Officers reveal problems with US army recruiting

Advertising that lacks a compelling message and an obsolete recruitment system are to blame for US army falling far short of its goals

Officers reveal problems with US army recruiting

The US military is posting the lowest recruitment numbers in decades, with the army doing worse than all the other service branches. An op-ed on Monday carefully blamed an “antiquated” recruitment system and the recent “woke” ads as the main culprits, proposing an overhaul of both.

confirmed that the military was 23% behind its recruiting goals for the year. The problem was already apparent in April, when Senator Thom Tillis (R-North Carolina) told the Armed Services Committee that “every single metric tracking the military recruiting environment is going in the wrong direction,” and warned about “the worst numbers in the last few decades.” 

Task and Purpose, authored by one current and one former US Army officer, the two principal problems are misguided advertising and an obsolete recruitment system.

“Army advertising lacks consistency and a strong message that resonates well with potential recruits,” write Lieutenant-Colonel James Machado and former Army officer Daniel Johnson, both scholars at the University of North Carolina in Chapel Hill. 

Johnson and Machado acknowledge that “The Calling” series of ads was “not well received, to put it mildly.” Last year’s animated shorts were widely panned as “woke” and compared unfavorably with Russian or Chinese counterparts. 

“What’s Your Warrior” series did better at driving traffic to the Army’s recruiting website, but “there was no evidence that it increased potential recruits’ intention to enlist.” It also presented war as a video game and amounted to a “bait and switch commercial that looked superficial,” according to user feedback quoted by Machado and Johnson.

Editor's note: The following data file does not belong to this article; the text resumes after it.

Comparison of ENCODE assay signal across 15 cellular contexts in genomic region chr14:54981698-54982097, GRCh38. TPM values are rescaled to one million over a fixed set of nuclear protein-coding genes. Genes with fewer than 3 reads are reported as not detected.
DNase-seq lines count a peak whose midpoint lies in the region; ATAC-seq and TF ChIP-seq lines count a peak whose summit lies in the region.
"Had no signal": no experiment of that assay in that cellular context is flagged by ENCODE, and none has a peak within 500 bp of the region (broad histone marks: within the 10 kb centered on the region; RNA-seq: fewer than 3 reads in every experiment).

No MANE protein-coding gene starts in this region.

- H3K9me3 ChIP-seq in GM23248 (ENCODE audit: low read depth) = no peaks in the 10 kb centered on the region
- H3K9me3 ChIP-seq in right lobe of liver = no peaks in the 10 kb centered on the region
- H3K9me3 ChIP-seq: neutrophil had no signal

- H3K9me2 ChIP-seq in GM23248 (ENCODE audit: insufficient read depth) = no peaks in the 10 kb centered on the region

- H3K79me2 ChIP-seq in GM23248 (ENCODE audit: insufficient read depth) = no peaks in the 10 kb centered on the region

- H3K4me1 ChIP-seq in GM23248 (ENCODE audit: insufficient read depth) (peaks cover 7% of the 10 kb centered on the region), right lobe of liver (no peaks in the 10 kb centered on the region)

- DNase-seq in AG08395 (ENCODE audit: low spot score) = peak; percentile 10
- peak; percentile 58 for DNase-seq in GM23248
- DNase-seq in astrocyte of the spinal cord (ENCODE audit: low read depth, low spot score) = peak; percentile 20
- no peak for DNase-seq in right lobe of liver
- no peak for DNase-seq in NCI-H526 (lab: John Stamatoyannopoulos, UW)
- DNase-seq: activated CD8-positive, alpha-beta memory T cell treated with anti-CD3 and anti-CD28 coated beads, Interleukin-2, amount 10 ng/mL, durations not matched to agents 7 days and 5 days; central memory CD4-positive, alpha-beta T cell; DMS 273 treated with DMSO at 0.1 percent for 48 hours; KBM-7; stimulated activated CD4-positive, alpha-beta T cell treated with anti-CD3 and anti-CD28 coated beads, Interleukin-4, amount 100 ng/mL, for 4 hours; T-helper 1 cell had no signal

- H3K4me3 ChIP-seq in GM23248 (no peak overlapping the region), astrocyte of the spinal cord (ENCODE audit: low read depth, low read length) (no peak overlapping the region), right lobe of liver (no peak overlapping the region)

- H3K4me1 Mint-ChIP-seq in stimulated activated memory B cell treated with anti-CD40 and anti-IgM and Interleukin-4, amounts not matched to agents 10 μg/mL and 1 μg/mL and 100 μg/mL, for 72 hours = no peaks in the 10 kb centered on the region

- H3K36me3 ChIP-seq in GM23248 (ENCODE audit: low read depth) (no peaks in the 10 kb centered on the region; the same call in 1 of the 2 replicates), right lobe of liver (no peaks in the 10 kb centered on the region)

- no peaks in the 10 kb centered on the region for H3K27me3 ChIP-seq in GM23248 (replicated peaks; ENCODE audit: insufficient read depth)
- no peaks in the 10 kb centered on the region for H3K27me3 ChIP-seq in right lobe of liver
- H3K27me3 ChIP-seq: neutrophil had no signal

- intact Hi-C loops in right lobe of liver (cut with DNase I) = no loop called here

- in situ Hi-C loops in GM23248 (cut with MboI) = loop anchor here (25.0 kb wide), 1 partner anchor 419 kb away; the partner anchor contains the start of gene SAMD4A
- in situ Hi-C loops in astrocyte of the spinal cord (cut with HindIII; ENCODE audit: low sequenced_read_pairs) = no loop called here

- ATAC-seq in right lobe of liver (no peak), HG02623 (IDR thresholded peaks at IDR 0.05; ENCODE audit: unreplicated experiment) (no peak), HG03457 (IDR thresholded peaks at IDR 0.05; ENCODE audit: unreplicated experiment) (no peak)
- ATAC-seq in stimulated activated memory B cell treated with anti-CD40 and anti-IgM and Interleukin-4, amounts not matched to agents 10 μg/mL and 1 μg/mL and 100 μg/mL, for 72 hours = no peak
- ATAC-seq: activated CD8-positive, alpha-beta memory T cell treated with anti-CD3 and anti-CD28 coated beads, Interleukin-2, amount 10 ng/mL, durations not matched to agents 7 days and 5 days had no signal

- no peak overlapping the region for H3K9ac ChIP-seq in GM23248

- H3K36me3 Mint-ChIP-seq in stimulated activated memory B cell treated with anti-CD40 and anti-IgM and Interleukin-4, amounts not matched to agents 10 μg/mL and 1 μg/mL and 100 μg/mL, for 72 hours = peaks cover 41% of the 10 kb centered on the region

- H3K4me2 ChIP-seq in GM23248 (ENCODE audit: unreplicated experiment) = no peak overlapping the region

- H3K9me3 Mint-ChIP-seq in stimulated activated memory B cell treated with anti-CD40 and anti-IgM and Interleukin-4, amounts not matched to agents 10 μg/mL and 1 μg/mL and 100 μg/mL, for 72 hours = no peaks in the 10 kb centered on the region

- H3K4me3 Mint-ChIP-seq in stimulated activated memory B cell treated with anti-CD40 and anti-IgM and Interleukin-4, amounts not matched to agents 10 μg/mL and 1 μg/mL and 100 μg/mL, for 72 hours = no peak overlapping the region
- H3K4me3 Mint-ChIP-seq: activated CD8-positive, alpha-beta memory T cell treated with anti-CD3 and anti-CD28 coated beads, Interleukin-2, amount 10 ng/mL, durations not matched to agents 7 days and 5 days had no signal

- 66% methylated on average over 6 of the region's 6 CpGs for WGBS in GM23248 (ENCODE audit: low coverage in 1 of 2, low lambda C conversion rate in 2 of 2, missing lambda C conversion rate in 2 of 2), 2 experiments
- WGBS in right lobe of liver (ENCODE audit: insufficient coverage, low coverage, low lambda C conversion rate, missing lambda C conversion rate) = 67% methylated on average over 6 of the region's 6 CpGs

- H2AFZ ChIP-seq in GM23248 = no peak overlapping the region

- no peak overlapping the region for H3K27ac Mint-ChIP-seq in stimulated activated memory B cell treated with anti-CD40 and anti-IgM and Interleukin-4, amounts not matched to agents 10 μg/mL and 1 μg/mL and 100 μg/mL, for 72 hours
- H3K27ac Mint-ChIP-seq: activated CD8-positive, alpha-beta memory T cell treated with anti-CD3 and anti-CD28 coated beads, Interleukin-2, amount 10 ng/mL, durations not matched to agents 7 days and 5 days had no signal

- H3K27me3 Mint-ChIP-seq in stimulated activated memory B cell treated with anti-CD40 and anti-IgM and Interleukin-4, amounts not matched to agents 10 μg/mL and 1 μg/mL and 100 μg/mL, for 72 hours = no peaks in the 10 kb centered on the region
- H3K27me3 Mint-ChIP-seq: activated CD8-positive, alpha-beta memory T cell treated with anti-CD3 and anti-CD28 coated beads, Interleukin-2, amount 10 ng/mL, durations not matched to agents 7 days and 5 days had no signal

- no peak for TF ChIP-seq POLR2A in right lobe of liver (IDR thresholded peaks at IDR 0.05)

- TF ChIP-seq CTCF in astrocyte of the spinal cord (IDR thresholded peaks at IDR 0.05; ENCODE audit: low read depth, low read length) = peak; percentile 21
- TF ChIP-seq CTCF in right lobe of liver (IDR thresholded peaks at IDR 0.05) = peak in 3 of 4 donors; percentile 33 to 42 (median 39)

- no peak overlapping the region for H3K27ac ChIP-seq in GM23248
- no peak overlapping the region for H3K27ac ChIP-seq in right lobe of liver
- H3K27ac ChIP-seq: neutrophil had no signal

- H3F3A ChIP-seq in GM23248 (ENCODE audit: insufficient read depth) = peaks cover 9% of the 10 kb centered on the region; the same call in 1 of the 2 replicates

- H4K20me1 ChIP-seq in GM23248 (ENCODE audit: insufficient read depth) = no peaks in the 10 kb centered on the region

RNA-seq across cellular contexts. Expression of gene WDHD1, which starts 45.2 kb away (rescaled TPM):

“Know Your Army” and appearing on YouTube, is focusing on benefits and perks, without mentioning “pride in service, selfless service, or even individual accomplishments.” 

Recruiters themselves don’t have enough training or support and are trapped in a system that hasn’t been updated in decades, says the op-ed. For example, they are required to recruit at least one body per month, but without any allowances for seasonal fluctuations. They also can’t use social media to effectively reach out to their target audience, due to the existing regulations.

“While the army can consider awaiting a recession that causes a turn in the job market, it is ineffective to not modernize recruiting practices,” conclude Johnson and Machado. They did not mention the failure of social media outreach in 2020, when the army was forced to retreat from the streaming platform Twitch by social justice activists and politicians. 

“up to $50,000” – which can turn out to be much less in practice – for a six-year enlistment. Most of the recruits come from just eight US states – California, Illinois, Ohio, New York, Georgia, North Carolina, Florida and Texas, with Texas accounting for the largest percentage of recruits. 

defended the “woke” Army ads last year, saying the service was doing a “great job of recruiting the right kinds of people” that need to “look like America.” He has also defined “diversity” and “equity” as the Pentagon’s highest priorities.